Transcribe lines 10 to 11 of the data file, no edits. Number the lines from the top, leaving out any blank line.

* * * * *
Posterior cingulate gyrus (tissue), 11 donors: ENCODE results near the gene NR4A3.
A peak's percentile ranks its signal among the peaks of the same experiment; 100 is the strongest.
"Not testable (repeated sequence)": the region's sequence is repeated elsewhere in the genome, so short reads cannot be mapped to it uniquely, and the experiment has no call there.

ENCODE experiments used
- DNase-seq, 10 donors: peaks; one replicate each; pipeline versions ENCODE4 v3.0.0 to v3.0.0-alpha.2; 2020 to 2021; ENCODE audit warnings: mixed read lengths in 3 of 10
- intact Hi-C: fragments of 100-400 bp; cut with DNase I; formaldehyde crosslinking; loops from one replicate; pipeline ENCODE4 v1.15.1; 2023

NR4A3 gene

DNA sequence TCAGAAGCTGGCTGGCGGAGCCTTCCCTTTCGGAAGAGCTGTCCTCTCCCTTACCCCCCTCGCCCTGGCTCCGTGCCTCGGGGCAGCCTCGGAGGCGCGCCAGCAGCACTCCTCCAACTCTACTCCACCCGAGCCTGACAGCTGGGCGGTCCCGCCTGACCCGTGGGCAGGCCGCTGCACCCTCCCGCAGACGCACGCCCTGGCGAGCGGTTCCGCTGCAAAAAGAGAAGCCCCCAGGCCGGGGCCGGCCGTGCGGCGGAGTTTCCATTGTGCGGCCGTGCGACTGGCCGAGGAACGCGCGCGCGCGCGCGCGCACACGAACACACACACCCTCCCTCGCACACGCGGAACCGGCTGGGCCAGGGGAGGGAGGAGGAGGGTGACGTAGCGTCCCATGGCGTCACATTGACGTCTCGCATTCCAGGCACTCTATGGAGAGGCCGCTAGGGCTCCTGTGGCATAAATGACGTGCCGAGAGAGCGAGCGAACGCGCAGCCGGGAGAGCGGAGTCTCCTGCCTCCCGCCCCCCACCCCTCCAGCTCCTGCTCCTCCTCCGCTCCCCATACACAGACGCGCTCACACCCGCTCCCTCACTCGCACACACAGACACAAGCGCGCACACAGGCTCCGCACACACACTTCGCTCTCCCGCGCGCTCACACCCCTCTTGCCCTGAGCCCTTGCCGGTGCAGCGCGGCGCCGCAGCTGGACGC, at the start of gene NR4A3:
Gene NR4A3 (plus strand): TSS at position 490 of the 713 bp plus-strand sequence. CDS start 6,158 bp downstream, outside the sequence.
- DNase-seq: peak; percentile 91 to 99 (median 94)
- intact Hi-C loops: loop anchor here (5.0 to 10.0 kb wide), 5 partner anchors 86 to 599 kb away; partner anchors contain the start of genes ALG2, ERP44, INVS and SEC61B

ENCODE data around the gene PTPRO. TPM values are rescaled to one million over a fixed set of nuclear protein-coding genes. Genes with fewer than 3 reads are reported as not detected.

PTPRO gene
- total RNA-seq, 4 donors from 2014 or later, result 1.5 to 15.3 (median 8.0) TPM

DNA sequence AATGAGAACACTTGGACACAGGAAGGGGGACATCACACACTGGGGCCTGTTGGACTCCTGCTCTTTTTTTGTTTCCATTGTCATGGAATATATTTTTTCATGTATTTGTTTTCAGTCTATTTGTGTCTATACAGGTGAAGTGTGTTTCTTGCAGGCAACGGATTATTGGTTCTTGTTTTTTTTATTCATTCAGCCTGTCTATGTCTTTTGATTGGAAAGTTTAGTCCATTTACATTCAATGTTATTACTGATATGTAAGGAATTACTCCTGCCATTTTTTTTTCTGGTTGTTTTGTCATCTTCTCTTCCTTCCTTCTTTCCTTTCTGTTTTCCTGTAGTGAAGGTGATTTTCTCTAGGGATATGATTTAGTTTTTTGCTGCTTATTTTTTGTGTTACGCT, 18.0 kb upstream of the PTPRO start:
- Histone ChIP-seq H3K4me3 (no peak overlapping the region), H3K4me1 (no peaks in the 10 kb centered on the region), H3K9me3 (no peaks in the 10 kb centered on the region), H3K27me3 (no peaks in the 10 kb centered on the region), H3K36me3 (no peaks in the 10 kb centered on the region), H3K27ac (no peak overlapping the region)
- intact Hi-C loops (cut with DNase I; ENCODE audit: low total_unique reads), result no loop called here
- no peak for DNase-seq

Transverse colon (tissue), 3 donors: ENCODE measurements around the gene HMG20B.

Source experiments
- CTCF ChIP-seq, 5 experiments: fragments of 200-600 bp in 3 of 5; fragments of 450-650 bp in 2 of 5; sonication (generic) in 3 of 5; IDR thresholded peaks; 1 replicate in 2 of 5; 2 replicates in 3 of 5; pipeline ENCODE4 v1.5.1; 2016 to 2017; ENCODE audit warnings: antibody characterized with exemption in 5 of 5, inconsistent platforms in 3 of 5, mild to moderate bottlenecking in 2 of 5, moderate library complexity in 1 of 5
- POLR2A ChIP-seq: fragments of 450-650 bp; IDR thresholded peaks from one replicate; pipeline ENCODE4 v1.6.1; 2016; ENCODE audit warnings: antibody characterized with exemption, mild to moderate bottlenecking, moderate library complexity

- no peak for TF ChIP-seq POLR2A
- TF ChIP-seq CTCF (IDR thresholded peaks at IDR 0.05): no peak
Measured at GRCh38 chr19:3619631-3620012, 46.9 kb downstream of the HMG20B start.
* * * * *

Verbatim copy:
- DNase-seq: peak; percentile 91 to 99 (median 94)
- intact Hi-C loops: loop anchor here (5.0 to 10.0 kb wide), 5 partner anchors 86 to 599 kb away; partner anchors contain the start of genes ALG2, ERP44, INVS and SEC61B